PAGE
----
How can a company know how much energy, and therefore carbon, it takes to make a product, sell it in a store and then deliver it into a customer’s hands? That is where a Life Cycle Assessment (LCA) comes in say MaCher and Clean Agency.
Everything we buy creates an impact of some kind. Climate changes mean we have stronger forest fires, more intense storms, longer droughts and floods that affect our health. We need all companies to take action.
Some companies offer customers the opportunity to carbon offset the impacts of the products that they buy. The money that customers pay goes to plant trees, mangroves or sea grasses that are great absorbers of carbon, or it is invested in other initiatives that take carbon from the air (see MaCher’s work with SeaTrees as an example).
What is a Lifecycle Assessment?
A Lifecycle Assessment (LCA) helps to measure the environmental impacts associated with all the stages of a product’s life: Material extraction – materials processing – manufacturing – shipping & distribution – use – end of life
The most common impact category assessed by an LCA study measures the carbon footprint. This accounts for the amount of greenhouse gasses emitted during the product’s life cycle (reported as CO2eq). Impact categories defined by defined LCA methods can also take into consideration the water impact, biodiversity impact and social impact.
- Stage 1: The first stage in LCA modeling is to define the goal and scope of the study. This includes the system boundary or what’s included as part of the assessment and what has been left out. It’s important to state boundaries so that there is transparency over what is being measured and what can be controlled.
- Stage 2: Inventory analysis addresses the materials and processes within the product system. It’s common for LCA’s to make assumptions when accurate data isn’t available. Measuring can be hard. It can be difficult to find out how much waste, water or energy is used in making a product. However, the more that LCA’s are used and the more that data is collected and then measured and shared, the more accurate they can become. Assumptions are also important to share to improve transparency on what is included in the footprint measurement.
- Stages 3 & 4: Impact assessment and interpretation are also considered as stage number 3 & 4 of the LCA analysis under the ISO 14040 guidelines.
Why do an LCA?
We use lifecycle assessments to understand the impact of creating our products and what we can change to improve. By analyzing our calculations, we are able to understand how to improve efficiencies. LCA would help find hotspots, so further actions may be taken to mitigate the impacts accordingly. We can also look at opportunities to decarbonise. Can we use different materials or transport or work with our factories to install renewable energy, for example?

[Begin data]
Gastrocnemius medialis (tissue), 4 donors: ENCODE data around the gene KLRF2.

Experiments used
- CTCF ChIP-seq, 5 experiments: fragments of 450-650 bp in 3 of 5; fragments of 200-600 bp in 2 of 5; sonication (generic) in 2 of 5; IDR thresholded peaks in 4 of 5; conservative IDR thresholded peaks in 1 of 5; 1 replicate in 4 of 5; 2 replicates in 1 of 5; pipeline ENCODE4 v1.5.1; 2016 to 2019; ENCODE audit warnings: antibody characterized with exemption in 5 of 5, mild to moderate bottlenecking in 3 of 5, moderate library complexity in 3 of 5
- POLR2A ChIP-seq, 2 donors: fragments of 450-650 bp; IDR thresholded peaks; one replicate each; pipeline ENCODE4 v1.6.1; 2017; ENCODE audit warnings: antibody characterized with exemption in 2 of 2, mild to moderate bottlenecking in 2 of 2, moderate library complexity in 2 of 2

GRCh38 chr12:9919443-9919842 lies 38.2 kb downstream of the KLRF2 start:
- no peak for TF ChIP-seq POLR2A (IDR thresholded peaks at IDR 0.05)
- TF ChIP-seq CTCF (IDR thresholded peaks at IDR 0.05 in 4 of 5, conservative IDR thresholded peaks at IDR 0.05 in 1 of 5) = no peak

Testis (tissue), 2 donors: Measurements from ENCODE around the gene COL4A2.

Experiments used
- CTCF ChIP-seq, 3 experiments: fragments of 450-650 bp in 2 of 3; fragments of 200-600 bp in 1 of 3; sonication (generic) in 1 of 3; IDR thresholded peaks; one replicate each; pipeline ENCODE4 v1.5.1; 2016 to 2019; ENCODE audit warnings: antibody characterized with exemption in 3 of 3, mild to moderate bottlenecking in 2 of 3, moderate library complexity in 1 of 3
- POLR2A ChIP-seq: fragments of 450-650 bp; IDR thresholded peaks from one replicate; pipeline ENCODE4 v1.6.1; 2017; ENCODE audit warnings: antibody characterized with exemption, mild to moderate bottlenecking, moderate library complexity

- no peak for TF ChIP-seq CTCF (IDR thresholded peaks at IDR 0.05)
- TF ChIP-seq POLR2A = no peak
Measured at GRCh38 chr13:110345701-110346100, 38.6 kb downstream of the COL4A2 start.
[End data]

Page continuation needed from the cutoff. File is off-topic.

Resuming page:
Our LCA calculations also help us quantify the amount of carbon credits we need to buy to compensate for carbon emissions. Last, it would help us find the right direction and priorities through our strategic planning.
LCAs and their boundaries for MaCher
MaCher’s LCA accounts for the impact of raw material production, manufacturing methods, packaging and shipping to our customer.
After our products are delivered to our customer’s warehouse and beyond to customers, we lose visibility of them. This is where assumptions come in.
We have assumed our products don’t require a lot of energy as they aren’t washed regularly or require energy to function. We don’t know how our end consumers will dispose of the product and at the moment, our data isn’t able to capture the breakdown emissions of our products. Instead, we aim to use materials that can be reintroduced to the supply chain or those that have a greater chance of degrading without causing harm. We can also use messaging to reach consumers and help them understand how best to dispose of a product.
After entering the data we have on emissions at all of the different stages of the product lifecycle, the LCA calculator gives us a resulting score.
That depends on the scope of the LCA. We need to try measure the full lifecycle or the full impact but it is difficult if accurate data is missing. LCA reports are defined based on internationally accepted standards and are widely used to quantify environmental burdens following similar databases and methods. So the results may allow parties involved to compare two products based on their functional units.
Once you know the score you can compare different brands or retailers, identify opportunities for continuous sustainability improvement or find the challenges during with full consideration to the environmental impacts made by the product in its entire life cycle.
Where can I get an LCA?
Accurate LCA’s should be built in collaboration with experts. We partnered with Clean Agency who provided the data and defined the scope that suited our needs. They have also built LCA calculators for other B Corps like Allbirdsand Reformation.
We would love to show you some examples of how using an LCA has helped companies choose more efficient products. Please contact MaCher.
If you are interested in conducting your own LCA, Clean Agency, please contact them here.